Gandhi Godse – Ek Yudh (2023) Movie Review: On 30 January 1948, Mahatma Gandhi’s murder at the hands of a Hindu nationalist, Nathuram Godse, sent shockwaves through the newly formed democracy of India. According to a report by the Caravan, a schedule released for a theater festival in January of 2021 revealed a play named “Godse” to be played on the death anniversary of the Father of the Nation.
The play, which was supposed to be played in Varanasi, received heavy backlash from the civil society for glorifying Godse. This is one of the countless incidences to have been documented in India with the unprecedented rise of Hindutva-inspired violence. On top of that, the Bollywood mainstream space has increasingly been dominated by jingoist films or ones that surrender in compounding the nation’s status quo.
Naturally, I went into “Gandhi Godse – Ek Yudh,” fearing it would be another attempt to reclaim Godse’s image as a true nationalist. The film doesn’t fall into that trap. However, a handful of other things keep it from becoming an intriguing drama. The interpretation leads to an unbiased debate of the two conflicting ideologies the two men harnessed.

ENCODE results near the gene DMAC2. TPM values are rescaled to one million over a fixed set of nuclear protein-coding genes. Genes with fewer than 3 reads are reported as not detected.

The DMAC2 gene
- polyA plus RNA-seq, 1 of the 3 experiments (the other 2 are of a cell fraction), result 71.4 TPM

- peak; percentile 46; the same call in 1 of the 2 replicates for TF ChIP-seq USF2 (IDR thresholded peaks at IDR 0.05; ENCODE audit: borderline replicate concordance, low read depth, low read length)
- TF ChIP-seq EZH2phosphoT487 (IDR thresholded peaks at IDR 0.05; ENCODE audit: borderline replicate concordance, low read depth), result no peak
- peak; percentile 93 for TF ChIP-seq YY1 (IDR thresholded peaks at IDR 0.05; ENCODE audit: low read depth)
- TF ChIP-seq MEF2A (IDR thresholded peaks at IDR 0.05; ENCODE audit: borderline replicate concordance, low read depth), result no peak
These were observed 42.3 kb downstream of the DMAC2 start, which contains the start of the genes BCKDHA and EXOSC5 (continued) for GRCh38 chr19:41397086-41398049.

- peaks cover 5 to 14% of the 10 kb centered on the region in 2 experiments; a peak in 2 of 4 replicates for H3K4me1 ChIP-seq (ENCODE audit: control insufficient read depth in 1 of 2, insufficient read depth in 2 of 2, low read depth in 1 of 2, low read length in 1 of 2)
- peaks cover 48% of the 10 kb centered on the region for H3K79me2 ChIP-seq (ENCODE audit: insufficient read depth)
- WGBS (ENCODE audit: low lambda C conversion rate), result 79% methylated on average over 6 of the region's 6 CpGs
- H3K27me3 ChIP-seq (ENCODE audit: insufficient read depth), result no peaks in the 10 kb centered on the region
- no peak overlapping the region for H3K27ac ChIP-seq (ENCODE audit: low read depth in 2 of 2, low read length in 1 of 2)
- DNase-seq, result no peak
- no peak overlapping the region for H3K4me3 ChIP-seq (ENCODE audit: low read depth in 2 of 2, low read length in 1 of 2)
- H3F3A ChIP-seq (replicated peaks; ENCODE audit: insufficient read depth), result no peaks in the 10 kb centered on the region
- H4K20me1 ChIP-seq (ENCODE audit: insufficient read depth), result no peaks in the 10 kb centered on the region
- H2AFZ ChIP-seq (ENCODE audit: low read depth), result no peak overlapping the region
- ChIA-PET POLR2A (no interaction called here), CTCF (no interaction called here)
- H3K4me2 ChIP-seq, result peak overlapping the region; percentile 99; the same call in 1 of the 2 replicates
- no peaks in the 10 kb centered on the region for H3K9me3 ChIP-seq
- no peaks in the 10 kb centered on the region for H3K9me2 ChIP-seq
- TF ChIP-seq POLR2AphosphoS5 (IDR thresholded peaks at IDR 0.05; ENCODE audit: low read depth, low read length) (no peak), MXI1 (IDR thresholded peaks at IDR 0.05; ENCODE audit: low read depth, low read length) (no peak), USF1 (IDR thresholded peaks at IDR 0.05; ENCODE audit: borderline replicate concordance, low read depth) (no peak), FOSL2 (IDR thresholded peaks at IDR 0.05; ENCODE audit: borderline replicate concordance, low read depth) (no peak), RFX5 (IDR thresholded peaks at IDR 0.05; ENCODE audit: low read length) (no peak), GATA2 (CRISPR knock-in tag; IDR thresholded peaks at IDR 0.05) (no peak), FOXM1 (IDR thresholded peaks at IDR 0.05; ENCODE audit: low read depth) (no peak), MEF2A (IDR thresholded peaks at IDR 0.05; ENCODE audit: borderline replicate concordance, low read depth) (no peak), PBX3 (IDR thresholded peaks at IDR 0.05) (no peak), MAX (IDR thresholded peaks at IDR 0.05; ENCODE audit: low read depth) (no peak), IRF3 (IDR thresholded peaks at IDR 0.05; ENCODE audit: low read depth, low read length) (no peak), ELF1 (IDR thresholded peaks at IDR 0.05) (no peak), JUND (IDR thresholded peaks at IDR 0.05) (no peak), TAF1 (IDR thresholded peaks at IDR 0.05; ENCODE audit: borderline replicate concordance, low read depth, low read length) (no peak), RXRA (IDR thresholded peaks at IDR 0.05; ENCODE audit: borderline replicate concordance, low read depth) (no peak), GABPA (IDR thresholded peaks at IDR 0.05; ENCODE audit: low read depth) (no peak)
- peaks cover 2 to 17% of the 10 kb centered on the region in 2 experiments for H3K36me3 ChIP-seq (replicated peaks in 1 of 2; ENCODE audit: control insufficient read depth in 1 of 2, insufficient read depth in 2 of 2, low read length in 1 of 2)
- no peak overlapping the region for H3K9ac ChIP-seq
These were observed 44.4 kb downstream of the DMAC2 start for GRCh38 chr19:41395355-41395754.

Based on Asghar Wajahat’s play, the film makes a turbulent revision back to Indian history by exploring one of the most fascinating on-paper concepts: what if Gandhi (played by Deepak Antani) survived the three bullets of the Hindu extremist (played by Chinmay Mandlekar)?
Would that lead to a healthy discourse between the two and an unbiased debate of the conflicting ideologies? Since Gandhi stands for unity, and the same is translated on screen when he’s shown as a figure who wants peace to prevail at any cost.
On the other hand, Godse stands for creating an ‘Akhand Hindu Rashtra,’ spouting out how he feels a specific community disrupts the peace. The latter also thinks that the reason behind Gandhi fasting to his death is explanatory of why India had to bend its knees in front of the neighboring country.
The Bhagwad Gita becomes a motif in how the two men interpret the religious book differently; one teaches the other how it is to love, while the other teaches the Mahatma how it’s important to let others love. Unfortunately, the film laboriously pushes itself through these interesting points of contention to reach its somewhat effective climatic conclusion.
Godse languishes in prison after the act he’s committed. Having earned a new lease on life, Gandhi forgives the man for his crime and thus reinvents himself. That curious exercise allows one to speculate on how differently post-independence India might have been treated if it had remained under the influence of the man who gave rise to it.
But by watering down the political and social intricacies of the time, the film oversimplifies everything into black or white. The screenplay fundamentally ignores how oppression operates systematically, which is further translated on screen rather unimaginatively through the sloppy use of brown-yellowish colored grading and sets that resemble cardboard cutouts from a play.